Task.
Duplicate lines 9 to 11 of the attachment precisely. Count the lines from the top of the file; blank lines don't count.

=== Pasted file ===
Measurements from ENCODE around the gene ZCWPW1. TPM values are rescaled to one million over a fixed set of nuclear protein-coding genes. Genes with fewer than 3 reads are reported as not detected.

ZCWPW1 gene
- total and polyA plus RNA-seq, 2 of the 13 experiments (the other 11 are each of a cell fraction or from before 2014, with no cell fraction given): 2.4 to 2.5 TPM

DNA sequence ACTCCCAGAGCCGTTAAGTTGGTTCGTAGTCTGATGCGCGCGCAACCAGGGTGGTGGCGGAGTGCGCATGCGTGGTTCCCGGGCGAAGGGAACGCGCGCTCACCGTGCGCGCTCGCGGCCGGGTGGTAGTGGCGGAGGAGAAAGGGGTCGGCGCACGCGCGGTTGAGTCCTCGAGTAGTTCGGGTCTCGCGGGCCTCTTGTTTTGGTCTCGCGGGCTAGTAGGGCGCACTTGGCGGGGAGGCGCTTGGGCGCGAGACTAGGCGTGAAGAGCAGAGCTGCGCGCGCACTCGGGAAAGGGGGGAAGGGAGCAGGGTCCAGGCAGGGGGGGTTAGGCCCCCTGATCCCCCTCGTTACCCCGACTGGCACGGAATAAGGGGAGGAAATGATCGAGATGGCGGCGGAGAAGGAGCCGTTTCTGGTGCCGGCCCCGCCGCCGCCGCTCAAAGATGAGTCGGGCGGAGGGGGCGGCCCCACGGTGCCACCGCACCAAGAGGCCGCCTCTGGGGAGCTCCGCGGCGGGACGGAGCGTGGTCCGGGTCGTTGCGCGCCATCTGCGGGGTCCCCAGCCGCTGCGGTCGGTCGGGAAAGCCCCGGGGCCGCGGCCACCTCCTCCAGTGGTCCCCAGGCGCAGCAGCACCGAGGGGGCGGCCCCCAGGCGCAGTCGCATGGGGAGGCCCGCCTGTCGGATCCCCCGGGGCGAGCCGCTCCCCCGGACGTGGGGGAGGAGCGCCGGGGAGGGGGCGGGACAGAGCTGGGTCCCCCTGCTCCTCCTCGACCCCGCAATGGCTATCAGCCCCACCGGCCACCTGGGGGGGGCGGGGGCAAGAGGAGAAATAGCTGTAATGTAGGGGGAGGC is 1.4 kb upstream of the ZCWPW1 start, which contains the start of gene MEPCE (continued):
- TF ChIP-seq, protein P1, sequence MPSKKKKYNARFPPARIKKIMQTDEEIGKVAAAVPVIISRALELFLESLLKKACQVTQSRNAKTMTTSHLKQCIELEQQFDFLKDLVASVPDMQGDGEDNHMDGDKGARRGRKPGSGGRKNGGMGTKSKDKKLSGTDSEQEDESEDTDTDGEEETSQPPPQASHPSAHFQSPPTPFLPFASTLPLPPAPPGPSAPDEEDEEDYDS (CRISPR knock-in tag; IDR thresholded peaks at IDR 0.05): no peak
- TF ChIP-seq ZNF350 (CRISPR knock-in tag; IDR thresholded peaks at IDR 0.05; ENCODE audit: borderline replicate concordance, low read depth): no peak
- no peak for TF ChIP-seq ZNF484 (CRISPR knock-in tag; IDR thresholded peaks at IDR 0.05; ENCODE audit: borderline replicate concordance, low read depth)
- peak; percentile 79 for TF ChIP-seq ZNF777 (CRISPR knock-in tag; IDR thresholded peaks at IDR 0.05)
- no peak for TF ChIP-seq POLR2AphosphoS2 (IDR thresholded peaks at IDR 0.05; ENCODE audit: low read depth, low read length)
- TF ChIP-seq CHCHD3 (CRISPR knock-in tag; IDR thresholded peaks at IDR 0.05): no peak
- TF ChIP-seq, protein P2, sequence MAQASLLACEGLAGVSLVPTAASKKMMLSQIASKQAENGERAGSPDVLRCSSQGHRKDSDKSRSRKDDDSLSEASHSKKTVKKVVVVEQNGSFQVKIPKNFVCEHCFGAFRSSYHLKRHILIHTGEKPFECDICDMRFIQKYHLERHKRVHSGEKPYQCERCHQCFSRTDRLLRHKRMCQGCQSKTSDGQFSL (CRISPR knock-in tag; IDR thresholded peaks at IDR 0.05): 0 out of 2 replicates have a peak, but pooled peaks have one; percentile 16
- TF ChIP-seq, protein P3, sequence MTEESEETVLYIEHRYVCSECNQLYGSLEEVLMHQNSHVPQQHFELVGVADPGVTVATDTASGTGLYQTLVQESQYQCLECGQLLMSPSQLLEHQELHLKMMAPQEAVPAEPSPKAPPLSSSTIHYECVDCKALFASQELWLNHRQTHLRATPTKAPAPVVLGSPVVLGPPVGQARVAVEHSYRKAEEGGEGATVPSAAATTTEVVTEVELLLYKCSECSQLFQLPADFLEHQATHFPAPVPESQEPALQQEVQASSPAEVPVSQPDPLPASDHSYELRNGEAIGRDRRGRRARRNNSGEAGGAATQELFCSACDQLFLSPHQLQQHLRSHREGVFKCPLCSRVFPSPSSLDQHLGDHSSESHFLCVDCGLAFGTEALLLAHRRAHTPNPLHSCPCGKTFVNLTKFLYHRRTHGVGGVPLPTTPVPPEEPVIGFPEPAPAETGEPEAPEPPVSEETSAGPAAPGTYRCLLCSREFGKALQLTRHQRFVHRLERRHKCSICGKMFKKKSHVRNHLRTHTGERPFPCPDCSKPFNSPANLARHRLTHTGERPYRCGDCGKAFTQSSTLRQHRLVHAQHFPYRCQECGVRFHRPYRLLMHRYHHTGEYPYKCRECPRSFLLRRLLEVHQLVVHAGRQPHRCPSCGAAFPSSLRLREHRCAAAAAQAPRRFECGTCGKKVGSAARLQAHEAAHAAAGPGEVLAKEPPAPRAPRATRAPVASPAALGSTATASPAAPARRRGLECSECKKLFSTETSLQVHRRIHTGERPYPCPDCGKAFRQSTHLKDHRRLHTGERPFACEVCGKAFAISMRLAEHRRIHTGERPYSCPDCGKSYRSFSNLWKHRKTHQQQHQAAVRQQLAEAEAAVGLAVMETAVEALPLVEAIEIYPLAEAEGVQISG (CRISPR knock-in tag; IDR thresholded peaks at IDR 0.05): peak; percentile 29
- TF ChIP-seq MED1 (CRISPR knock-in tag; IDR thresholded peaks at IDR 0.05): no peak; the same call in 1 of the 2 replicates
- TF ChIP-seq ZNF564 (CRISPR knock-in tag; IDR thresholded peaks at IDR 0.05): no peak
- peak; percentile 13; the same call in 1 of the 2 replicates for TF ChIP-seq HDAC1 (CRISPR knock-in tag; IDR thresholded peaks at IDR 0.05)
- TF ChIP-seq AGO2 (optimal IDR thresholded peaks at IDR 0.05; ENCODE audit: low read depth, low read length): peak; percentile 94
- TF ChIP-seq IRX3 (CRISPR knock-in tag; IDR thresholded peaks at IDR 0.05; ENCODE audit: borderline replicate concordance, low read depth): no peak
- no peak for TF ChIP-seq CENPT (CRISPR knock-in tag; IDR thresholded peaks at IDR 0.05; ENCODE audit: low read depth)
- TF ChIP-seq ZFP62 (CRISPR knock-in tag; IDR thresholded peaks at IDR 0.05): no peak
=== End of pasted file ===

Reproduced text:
- no peak for TF ChIP-seq POLR2AphosphoS2 (IDR thresholded peaks at IDR 0.05; ENCODE audit: low read depth, low read length)
- TF ChIP-seq CHCHD3 (CRISPR knock-in tag; IDR thresholded peaks at IDR 0.05): no peak
- TF ChIP-seq, protein P2, sequence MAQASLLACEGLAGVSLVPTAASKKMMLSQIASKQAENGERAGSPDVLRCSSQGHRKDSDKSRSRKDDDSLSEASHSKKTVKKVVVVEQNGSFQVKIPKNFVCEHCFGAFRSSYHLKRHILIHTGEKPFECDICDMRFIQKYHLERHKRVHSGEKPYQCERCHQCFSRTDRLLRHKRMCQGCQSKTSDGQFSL (CRISPR knock-in tag; IDR thresholded peaks at IDR 0.05): 0 out of 2 replicates have a peak, but pooled peaks have one; percentile 16